System Management Interrupt (SMI) - Similar to NMI, except it is used specifically to handle power management and system management issues. The interrupt handler for a SMI runs from a protected memory space (SMRAM), so the OS has no access to this handler code. SMI is primarily used for ACPI and APM support.

Simple Mail Transport Protocol

Southbridge is an Intel chipset that manages the basic forms of input/output (I/O) such as Universal Serial Bus (USB), serial, audio, Integrated Drive Electronics (IDE), and Industry Standard Architecture (ISA) I/O in a computer. Southbridge is one of two chipsets that are collectively called Northbridge/Southbridge. The Southbridge consists of one

Serial Presence Detection (SPD) allows a small ROM chip on each memory module to report memory properties. This allows fast detection of installed memory by the system BIOS.

(Single SIMD Extensions) A group of 70 instructions added to the Pentium III chip that improves 3-D graphics performance. It includes floating point capability for 3-D geometry calculations. SSE is the second set of enhancements to the Intel CPU chips for multimedia operations (MMX was the first). The Pentium 4 added 144 more instructions known as

Striped Array
Distributes application data across two or more members disks in a regular pattern.

Short for disk striping; also known as RAID Level 0. A mapping technique in which fixed-size consecutive ranges of virtual disk data addresses are mapped to successive array members in a cyclical pattern.

Super I-O
A single device combining one or more of the following functions: Serial port, Parallel port, Infrared (IrDA), Floppy disk controller, PS/2 Keyboard controller, Real-time clock (RTC)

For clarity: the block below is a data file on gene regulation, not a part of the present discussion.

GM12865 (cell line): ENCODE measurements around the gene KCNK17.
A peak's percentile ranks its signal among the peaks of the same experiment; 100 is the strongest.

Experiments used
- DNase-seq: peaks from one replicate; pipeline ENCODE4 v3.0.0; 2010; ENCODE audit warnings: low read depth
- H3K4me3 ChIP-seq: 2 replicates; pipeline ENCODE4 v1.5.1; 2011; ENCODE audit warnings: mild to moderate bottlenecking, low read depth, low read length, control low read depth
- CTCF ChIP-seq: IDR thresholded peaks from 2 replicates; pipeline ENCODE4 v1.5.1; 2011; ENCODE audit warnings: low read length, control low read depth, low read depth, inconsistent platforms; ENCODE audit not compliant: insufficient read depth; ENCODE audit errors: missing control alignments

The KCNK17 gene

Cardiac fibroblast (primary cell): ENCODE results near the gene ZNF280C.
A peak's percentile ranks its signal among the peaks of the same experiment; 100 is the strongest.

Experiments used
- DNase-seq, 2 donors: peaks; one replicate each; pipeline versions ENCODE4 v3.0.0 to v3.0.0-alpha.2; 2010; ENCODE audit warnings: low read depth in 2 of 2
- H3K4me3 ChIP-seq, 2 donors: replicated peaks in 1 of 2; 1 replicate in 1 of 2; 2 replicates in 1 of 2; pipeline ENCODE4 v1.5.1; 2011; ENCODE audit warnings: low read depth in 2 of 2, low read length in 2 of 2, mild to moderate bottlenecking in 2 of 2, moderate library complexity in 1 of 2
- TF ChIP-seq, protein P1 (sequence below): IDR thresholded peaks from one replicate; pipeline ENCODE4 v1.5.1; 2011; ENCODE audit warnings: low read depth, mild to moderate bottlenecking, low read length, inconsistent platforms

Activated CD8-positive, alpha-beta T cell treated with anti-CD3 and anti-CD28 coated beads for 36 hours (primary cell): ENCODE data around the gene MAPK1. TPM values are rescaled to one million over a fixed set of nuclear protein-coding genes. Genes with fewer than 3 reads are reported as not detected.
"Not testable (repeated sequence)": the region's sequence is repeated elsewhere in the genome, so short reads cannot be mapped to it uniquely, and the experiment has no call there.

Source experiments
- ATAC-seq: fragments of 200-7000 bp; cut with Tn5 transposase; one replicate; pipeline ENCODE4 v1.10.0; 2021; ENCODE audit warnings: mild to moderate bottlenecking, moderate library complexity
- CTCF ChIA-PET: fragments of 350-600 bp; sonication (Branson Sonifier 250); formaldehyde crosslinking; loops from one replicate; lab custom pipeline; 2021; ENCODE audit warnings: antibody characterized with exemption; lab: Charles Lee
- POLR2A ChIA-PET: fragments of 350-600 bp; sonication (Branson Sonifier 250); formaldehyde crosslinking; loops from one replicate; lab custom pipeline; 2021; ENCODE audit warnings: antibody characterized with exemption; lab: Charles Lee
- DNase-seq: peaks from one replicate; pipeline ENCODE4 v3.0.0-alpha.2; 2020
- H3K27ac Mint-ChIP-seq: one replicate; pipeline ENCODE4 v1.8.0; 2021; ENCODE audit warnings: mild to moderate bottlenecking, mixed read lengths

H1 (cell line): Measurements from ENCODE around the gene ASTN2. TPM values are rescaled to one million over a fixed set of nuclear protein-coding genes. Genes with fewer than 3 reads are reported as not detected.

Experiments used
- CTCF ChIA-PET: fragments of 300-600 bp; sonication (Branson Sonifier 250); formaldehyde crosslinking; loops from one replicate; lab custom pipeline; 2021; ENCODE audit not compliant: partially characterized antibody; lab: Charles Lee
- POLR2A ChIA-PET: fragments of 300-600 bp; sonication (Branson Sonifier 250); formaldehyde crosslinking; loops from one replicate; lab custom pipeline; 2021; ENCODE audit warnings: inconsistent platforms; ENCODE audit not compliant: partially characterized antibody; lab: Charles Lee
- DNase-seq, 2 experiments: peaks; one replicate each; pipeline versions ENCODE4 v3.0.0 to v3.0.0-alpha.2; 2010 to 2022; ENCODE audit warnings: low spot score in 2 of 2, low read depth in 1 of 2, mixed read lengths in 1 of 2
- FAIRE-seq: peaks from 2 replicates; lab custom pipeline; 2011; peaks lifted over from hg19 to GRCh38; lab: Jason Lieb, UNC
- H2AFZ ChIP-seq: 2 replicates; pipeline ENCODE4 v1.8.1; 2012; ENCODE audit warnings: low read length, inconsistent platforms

The Suite of Protocols that Includes TCP, IP, UDP and ICMP. The Basic Set of Communication Protocols Used on the Internet

UDMA (Ultra DMA or Ultra DMA-33)
A protocol for transferring data between a hard disk drive through the computer's data paths (or bus) to the computer's random access memory (RAM). The Ultra DMA/33 protocol transfers data in burst mode at a rate of 33.3 MBps (megabytes per second), twice as fast as the previous Direct Memory Access (DMA) interface. Ultra DMA was developed as a pro

ULTRASCSI (Ultra160 - Ultra320)
A method that enables very fast data transfer rate on the SCSI bus. The maximum UltraSCSI data transfer rates are 20 MBytes/second(160Mbits/second) and 40 MBytes/second(320Mbits/second) for Wide SCSI host adapters.

A 'plug-and-play' interface between a computer and add-on devices (such as audio players, joysticks, keyboards, telephones, scanners and printers). With USB, a new device can be added to your computer without having to add an adapter card or even having to turn the computer off. The USB peripheral bus standard was developed by Compaq, IBM, DEC, Int

Video Graphics Array (VGA) is the de facto standard for today`s graphics adapters. This defines the mechanism for displaying graphics on a computer monitor, and the basic resolution & color combinations. Extensions to this specification include SVGA and XGA, which define higher resolutions and color capabilities.

WAN (Wide Area Network)
A geographically dispersed telecommunications network and the term distinguishes a broader telecommunication structure from a local area network (LAN). A wide area network may be privately owned or rented, but the term usually connotes the inclusion of public (shared user) networks. An intermediate form of network in terms of geography is a metropo

Wired for Management - Specification from Intel that allows the performance of certain computer configuration and maintenance functions over a network or dial-up connection. Most computers designed for use in business environments have this capability built-in. The specification is currently in version 2.0. Using WfM, the installed hardware and pro

Wi-Fi (Wireless Fidelity)
Wi-Fi is the popular term for a high-frequency wireless local area network (WLAN). The Wi-Fi technology is rapidly gaining acceptance in many companies as an alternative to a wired LAN. It can also be installed for a home network. Wi-Fi is specified in the 802.11b specification from the Institute of Electrical and Electronics Engineers (IEEE) and i

XOR - eXclusive OR
A Boolean operator that returns a value of TRUE only if just one of its operands is TRUE. In contrast, an inclusive OR operator returns a value of TRUE if either or both of its operands are TRUE.